Thermoelectricity is phenomena of direct heat conversion into electricity in solid and liquid conducting materials and inverse effect of direct heating and cooling of junctions of conducting materials with let-through current. The term ‘thermoelectricity��™ comprises three interrelated effects: Seebek thermoelectric effect and Pelletier and Thomson electrochemical effects.� All of them are characterized with corresponding coefficients which are different for different materials. These coefficients are connected with each other by so-called Kelvin relations. They are determined by characteristics of junctions and by properties of materials. Other phenomena, in which heat energy and electricity participate, like thermionic emission and heating effect of current, described by Joule-Lenz’s law, differ essentially from thermoelectric and electrochemical effects and they are not discussed here.
In such a way, these effects allow us having one type of energy (heat or electric) to get another, necessary to solve different problems.
Seebek thermoelectric effect.
In 1820 there was a statement from H.C. Ersted that a magnetic needle deviates nearby an electric conductor. In 1821 Seebek mentioned that a needle deviates as well when two junctions of complete electrical circuit composed from two conducting materials are supported in the course of different temperatures. At first Seebek thought it was purely a magnetic effect. But later it was clear that difference between temperatures causes occurrence of current electricity in circuit. An important feature of thermoelectric properties of materials which compose a circuit is voltage on the ends of open circuit (i. e. when one of junctions is electrically disconnected) because in a complete circuit current and voltage depend on resistivity of electric conductors. This voltage of open circuit which depends on temperatures of junctions is called ‘thermoelectric electromoving force��™ (thermo E.M.F.). Seebek laid the basis for further works in the area of thermoelectricity when he measured thermo E.M.F. of broad spectrum of solid and liquid metals, alloys, minerals, and even some of materials which are called semi-conductors nowadays.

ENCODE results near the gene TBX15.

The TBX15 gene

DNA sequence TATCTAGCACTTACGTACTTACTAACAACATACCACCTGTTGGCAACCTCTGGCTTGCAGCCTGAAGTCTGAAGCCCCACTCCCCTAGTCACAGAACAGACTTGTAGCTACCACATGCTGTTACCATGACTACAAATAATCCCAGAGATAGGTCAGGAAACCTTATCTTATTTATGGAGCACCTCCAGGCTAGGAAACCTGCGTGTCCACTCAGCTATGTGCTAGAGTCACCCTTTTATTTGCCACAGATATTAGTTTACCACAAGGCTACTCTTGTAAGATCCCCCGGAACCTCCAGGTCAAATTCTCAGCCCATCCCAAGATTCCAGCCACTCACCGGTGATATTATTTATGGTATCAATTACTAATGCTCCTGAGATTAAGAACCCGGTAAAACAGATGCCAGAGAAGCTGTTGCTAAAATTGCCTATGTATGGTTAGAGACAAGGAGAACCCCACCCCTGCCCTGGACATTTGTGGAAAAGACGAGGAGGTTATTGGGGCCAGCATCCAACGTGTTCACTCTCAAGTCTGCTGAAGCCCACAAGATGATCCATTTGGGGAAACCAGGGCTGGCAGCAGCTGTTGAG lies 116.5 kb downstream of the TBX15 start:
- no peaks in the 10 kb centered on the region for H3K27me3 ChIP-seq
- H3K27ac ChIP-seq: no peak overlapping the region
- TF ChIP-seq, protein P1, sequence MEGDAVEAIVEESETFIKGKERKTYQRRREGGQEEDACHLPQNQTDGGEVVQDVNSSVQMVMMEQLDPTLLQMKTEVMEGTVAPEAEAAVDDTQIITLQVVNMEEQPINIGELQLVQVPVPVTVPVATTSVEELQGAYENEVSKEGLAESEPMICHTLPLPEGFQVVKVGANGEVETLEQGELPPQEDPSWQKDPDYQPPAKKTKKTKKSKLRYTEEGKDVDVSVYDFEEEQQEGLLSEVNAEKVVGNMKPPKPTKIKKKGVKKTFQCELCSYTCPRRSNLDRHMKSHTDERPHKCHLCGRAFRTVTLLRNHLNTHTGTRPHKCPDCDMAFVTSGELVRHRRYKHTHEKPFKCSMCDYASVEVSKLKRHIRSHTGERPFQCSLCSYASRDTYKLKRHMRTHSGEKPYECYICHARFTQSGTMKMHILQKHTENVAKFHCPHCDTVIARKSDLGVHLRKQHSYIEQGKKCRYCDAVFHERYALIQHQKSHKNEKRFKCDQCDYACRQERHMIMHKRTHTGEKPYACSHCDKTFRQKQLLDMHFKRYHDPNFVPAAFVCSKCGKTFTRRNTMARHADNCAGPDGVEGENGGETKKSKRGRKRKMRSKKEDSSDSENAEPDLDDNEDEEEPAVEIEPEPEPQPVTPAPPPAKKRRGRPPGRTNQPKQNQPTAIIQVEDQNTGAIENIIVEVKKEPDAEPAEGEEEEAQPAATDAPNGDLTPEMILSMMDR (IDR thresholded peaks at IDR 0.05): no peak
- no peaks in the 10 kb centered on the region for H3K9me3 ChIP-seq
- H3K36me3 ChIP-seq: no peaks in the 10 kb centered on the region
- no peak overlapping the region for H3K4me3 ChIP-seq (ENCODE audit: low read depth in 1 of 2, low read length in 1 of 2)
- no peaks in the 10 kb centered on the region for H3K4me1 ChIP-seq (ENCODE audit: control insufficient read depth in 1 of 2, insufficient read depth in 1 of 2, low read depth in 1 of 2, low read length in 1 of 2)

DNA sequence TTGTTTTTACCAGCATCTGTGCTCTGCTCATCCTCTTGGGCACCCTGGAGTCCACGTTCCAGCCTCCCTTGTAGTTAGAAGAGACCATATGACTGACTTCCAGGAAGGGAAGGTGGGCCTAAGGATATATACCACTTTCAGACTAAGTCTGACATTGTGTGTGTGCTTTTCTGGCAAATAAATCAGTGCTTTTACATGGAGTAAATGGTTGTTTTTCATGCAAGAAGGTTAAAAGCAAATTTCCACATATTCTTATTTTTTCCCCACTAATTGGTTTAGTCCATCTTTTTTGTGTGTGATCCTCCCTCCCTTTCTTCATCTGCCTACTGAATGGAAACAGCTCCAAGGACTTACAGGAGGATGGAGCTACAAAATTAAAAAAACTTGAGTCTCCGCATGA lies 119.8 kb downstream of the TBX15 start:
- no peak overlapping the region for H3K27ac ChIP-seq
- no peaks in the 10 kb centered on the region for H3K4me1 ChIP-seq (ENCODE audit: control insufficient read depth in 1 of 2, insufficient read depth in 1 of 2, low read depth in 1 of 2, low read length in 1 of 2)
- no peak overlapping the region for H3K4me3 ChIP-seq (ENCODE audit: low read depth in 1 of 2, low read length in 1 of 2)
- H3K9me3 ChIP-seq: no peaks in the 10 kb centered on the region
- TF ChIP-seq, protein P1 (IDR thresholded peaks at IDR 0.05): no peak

Pelletier thermoelectric effect.
In 1834 a French watchmaker J. Pelletier noticed that in the course of current passage through a junction of two different conductors the temperature of a junction changes. As well as Seebek, Pelletier didn��™t find there any electrochemical effect at first. But in 1838 H.E. Lenz, a member of Petersburg Academy of Sciences, showed the following:� in the course of quite a strong current intensity it is possible either to freeze up or to bring to the boil a drop of water with changing direction of current. In one direction of current a junction warms up, in opposite direction it cools down. This is Pelletier effect, inverted to Seebek effect.